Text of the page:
SEOUL/NEW YORK (Reuters) - A U.S. government safety agency on Friday urged all consumers to stop using Samsung Galaxy Note 7 phones, which are prone to catch fire, and top airlines globally banned their use during flights.
Following reports that the phones’ batteries have combusted during charging and normal use, the U.S. Consumer Product Safety Commission said it was working on an official recall of the devices and that users should turn them off in the meantime.
Samsung Electronics Co Ltd (005930.KS) said it was working with the agency and asked customers to immediately turn in their Note 7 phones. It voluntarily issued a recall last week for 10 markets, including South Korea and the United States, and it said it was expediting shipments of replacement phones to customers in the United States.
The U.S. government action heralds more fallout for the South Korean manufacturer, which may take a financial hit from the recall and lose customers who are concerned about the quality of its flagship phones.
Some analysts say the recall could cost Samsung nearly $5 billion in revenue, after accounting for expenses from the recall process.
For Samsung, which prides itself on manufacturing prowess, the scale of the recall is expected to be unprecedented. Some 2.5 million of the premium devices have been sold worldwide, the company has said. Its shares closed down 3.9 percent on Friday.
Samsung said users in the United States can exchange their phones for one of several models and receive a $25 gift card.
In a separate statement on Saturday, Samsung asked consumers in South Korea to discontinue the use of their Galaxy Note 7 phones and visit one of the company’s service centers for the recall process.
“The cost of the recall is going to be astronomical,” said product liability expert and chief executive officer of Real-World Forensic Engineering, Jahan Rasty.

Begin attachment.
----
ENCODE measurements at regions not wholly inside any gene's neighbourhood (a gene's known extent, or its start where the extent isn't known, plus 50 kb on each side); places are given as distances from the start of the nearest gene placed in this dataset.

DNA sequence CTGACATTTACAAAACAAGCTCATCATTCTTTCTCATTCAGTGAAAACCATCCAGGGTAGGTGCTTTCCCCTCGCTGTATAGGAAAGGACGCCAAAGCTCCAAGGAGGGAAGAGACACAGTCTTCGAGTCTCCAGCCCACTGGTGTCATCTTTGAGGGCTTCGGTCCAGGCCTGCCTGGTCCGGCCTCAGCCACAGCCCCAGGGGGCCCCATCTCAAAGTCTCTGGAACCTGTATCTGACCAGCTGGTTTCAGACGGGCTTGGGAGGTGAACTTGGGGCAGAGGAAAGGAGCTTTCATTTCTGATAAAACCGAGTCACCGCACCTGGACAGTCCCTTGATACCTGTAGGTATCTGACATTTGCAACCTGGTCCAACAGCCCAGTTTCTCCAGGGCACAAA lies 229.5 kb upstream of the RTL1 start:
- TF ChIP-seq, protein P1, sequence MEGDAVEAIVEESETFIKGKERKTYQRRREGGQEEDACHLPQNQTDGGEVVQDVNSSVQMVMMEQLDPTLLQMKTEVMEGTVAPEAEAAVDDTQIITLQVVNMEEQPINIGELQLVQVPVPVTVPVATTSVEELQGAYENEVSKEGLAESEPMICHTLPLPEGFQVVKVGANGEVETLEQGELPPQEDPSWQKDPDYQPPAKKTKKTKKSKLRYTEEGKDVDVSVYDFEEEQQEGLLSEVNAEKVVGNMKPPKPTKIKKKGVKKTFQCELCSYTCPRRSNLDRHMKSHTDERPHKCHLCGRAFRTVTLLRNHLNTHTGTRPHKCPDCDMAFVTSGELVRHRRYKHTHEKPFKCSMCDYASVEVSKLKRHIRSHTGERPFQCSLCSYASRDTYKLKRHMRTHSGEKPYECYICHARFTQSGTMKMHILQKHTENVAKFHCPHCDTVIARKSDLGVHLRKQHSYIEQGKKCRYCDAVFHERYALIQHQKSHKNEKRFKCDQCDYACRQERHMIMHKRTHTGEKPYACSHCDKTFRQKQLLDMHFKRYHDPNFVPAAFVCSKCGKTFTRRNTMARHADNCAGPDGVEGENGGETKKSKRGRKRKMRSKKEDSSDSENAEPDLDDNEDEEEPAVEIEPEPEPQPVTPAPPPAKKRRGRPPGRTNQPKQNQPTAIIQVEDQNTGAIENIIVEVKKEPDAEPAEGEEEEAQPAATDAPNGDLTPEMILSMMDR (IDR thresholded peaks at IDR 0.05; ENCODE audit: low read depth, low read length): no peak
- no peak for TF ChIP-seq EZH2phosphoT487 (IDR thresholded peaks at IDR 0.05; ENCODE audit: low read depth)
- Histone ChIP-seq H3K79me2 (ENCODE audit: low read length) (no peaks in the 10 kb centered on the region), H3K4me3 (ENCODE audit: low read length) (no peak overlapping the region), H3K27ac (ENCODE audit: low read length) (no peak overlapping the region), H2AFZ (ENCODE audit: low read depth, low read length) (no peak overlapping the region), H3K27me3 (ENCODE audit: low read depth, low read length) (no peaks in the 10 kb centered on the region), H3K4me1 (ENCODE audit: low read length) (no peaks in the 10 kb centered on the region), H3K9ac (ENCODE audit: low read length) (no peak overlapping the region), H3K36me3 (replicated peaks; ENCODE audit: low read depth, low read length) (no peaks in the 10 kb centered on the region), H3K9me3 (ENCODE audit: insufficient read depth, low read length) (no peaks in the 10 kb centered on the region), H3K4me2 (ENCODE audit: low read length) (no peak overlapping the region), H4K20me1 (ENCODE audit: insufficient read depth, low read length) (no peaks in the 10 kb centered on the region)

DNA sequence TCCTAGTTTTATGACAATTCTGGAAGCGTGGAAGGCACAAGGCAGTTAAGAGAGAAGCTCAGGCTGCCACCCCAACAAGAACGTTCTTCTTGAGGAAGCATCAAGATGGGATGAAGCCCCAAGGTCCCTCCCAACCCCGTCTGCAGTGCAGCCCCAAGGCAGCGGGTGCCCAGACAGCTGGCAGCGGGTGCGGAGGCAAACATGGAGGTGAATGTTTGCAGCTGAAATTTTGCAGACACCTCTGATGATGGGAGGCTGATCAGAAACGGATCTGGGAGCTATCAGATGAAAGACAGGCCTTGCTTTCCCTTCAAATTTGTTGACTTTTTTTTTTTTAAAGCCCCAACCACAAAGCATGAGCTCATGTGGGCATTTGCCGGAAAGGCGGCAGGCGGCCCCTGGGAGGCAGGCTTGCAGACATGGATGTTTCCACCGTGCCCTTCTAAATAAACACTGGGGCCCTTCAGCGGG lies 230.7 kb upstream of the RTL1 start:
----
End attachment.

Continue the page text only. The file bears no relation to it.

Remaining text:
“They have to compensate people, fix the problem and give them a revised version of the product that doesn’t have the same manufacturing or design defect.
“The longer this story lingers, the more it will etch itself in people’s minds,” he said.
One pain point is that the devices are now off limits in a typically high-use setting: aboard planes.
Aviation authorities and airlines from North America to Europe and Asia have issued bans or guidance on the phones. On Thursday, the U.S. Federal Aviation Administration (FAA) said travelers should not use or charge them while in the air, or stow them in checked luggage.
South Korea made similar recommendations on Saturday.
The FAA’s action prompted the world’s three largest airlines by passenger traffic - American (AAL.O), Delta (DAL.N) and United UAL.N - to start telling passengers at the gate and on board aircraft to keep the phones switched off until they deplane.
While experts say the bans may be tough for airlines to enforce, they nonetheless may deter would-be customers of the Note 7 in addition to annoying existing customers.
That’s because airlines have increasingly made movies and TV shows available free for streaming on smart devices in flight, to avoid the cost of installing new screens on seat-backs. For now, Note 7 customers are cut off from this entertainment.
This is “a huge black eye for Samsung”, TECHnalysis Research President Bob O’Donnell said.
They are the latest in ongoing efforts in the airline industry to manage the use of lithium-ion batteries, which are known to combust and are used in many devices, from phones and laptops to toys.
Top airlines banned hoverboards during the Christmas holiday season in 2015. Earlier this year, the U.N.’s aviation agency prohibited shipments of lithium-ion batteries as cargo on passenger planes.
A January report from the FAA said at least 171 incidents of smoke, fire, extreme heat or explosion involving batteries have occurred since 1991.
In some instances, they have caused emergency landings, as when a camera short-circuited and started a small fire in the overhead bin of an American Airlines flight in September 2013. Injuries were rare, the report said.
Reporting by Se Young Lee in Seoul and Jeffrey Dastin in New York; Additional reporting by Victoria Bryan and Deborah Todd; Editing by Tiffany Wu, Cynthia Osterman and Himani Sarkar